The Annexation of Colombia
Anyone with some information can immediately see that the sweetened “Complementation Agreement for Defense and Security Cooperation and Technical Assistance between the Governments of Colombia and the United States” signed on October 30, and made public in the evening of November 2, amounts to the annexation of Colombia to the United States.
The agreement puts theoreticians and politicians in a predicament. It wouldn’t be honest to keep silent now and speak later on sovereignty, democracy, human rights, freedom of opinion and other delights, when a country is being devoured by the empire as easy as lizards catch flies. This is the Colombian people—a self-sacrificing, industrious and combative people. I looked up in the hefty document for a digestible justification and I found none whatsoever.
Of 48 pages with 21 lines each, five are used to philosophize on the background of the shameful absorption that turns Colombia into an overseas territory. They are all based on the agreements signed with the United States after the murder of the distinguished progressive leader Jorge Eliecer Gaitan on April 9, 1948, and the establishment, on April 30, 1948, of the Organization of American States debated by the foreign ministers of the hemisphere meeting in Bogota, with the U.S. as the boss, during the dramatic days when the Colombian oligarchy cut short the life of that leader thus paving the way to the onset of the armed struggle in that country.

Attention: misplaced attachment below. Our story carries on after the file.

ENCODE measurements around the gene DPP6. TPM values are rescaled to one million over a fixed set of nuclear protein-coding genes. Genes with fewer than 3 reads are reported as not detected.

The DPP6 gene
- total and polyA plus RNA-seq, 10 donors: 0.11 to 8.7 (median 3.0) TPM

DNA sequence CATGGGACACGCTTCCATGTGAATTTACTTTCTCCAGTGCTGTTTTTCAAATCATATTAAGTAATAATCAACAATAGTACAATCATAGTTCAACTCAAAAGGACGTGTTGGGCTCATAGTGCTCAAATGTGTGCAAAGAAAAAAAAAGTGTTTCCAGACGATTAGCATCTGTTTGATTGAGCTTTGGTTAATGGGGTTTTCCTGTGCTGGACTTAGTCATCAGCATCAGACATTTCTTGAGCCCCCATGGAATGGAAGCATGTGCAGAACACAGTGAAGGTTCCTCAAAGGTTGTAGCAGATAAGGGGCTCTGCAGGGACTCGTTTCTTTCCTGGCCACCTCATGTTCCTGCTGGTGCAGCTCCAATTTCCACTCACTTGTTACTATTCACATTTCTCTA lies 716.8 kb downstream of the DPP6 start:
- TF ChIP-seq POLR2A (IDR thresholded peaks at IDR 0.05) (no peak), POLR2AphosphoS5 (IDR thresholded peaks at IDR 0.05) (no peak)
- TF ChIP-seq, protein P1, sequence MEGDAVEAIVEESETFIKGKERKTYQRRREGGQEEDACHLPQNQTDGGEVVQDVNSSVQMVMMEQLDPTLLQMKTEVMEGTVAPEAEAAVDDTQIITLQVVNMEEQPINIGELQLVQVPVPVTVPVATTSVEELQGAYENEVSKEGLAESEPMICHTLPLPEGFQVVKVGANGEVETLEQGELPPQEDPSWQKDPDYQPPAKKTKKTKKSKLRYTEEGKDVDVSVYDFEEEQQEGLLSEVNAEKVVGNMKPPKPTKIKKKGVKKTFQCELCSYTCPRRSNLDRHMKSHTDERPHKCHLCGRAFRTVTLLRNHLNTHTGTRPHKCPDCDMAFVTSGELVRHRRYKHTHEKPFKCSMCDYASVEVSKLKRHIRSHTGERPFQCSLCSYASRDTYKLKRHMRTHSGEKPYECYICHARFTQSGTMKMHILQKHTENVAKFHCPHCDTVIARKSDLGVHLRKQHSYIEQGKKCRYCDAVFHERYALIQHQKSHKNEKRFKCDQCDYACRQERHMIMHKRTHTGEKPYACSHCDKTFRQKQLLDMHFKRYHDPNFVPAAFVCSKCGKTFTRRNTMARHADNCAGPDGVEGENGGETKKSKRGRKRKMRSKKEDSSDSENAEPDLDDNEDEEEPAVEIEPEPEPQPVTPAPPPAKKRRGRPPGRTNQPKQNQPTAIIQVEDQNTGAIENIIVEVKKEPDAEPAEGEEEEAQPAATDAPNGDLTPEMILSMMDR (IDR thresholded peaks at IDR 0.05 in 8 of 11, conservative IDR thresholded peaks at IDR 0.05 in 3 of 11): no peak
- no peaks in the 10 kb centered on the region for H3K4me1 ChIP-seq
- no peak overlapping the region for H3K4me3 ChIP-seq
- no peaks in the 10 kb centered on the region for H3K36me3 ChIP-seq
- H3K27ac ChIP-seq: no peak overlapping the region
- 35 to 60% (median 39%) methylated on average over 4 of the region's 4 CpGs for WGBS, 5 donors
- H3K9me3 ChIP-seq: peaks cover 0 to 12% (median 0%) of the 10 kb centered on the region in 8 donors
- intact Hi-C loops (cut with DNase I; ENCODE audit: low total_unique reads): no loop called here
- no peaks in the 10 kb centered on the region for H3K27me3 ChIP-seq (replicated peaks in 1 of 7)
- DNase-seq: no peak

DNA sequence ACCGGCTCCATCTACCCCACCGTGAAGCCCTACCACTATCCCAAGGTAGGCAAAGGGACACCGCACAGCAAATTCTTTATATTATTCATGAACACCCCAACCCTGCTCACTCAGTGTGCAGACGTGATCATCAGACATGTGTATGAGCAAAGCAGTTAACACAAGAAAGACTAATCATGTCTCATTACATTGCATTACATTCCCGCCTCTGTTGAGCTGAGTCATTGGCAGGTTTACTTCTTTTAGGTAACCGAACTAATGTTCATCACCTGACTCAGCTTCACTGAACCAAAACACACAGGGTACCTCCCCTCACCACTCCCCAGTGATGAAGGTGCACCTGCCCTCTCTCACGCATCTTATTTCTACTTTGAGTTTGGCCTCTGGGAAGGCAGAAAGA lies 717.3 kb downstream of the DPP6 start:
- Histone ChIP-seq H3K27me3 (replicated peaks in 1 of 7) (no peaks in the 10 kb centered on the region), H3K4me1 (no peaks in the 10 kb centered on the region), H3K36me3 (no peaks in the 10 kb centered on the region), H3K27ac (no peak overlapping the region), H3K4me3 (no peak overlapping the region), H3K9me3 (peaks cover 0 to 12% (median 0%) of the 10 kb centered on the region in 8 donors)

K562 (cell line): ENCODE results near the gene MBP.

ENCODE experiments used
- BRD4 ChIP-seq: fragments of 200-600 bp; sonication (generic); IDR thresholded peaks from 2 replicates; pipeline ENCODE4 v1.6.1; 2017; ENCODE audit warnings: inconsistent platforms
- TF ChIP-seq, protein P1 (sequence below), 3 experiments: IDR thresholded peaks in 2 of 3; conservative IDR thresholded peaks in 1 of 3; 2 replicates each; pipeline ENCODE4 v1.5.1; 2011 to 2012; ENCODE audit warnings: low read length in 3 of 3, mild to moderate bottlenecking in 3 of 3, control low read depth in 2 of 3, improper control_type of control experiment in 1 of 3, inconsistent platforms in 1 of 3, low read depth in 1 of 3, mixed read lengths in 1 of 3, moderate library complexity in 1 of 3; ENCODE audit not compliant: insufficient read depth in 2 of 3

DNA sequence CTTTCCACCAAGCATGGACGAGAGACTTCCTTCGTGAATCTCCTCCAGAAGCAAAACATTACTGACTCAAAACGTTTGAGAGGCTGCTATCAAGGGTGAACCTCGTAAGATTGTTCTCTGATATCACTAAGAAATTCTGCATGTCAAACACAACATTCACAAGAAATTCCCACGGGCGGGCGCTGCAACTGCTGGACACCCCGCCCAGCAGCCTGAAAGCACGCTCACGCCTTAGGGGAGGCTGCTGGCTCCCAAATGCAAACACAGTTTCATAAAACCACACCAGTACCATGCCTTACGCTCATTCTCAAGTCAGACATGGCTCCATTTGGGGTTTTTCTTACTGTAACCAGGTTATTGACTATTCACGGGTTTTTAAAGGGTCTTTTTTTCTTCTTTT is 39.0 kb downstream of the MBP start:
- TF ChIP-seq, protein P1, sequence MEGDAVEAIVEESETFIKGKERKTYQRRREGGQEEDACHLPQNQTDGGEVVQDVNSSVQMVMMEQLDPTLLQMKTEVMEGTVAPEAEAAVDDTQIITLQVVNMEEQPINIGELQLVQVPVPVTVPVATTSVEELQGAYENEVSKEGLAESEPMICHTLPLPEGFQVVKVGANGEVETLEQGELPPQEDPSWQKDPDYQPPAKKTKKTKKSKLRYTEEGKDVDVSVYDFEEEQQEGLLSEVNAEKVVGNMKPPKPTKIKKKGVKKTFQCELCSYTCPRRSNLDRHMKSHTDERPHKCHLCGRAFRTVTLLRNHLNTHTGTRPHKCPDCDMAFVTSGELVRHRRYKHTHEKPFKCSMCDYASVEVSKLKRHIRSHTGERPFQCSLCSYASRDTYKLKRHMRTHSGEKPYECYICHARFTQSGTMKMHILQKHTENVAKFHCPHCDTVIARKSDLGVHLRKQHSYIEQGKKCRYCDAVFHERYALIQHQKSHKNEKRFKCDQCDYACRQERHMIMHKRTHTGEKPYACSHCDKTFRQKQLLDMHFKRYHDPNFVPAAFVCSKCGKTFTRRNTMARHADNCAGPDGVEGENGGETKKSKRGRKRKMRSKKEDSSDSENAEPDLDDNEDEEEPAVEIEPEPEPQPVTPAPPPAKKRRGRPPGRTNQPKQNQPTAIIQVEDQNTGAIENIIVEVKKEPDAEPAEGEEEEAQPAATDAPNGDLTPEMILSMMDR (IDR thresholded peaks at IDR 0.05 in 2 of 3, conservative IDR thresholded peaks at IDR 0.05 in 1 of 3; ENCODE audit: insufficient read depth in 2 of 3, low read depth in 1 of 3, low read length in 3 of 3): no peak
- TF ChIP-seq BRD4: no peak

The Agreement on Military Assistance between the Republic of Colombia and the United States of April 1952; the one related to Army, Naval and Air Missions from the U.S. Forces, signed on October 7, 1974; the 1988 UN Convention against the Illegal Trafficking of Drugs and Psychotropic Substances; the 2000 UN Convention against Organized Transnational Delinquency; the 2001 Security Council Resolution 1373 and the Inter-American Democratic Charter; the Democratic Security and Defense Policy resolution and others referred to in the abovementioned document, none of them can justify turning a 713,592.5 square mile country located in the heart of South America into a U.S. military base. Colombia’s territory is 1.6 times that of Texas, the second largest state of the Union taken away from Mexico and later used as a base to conquer with great violence more than half of that country.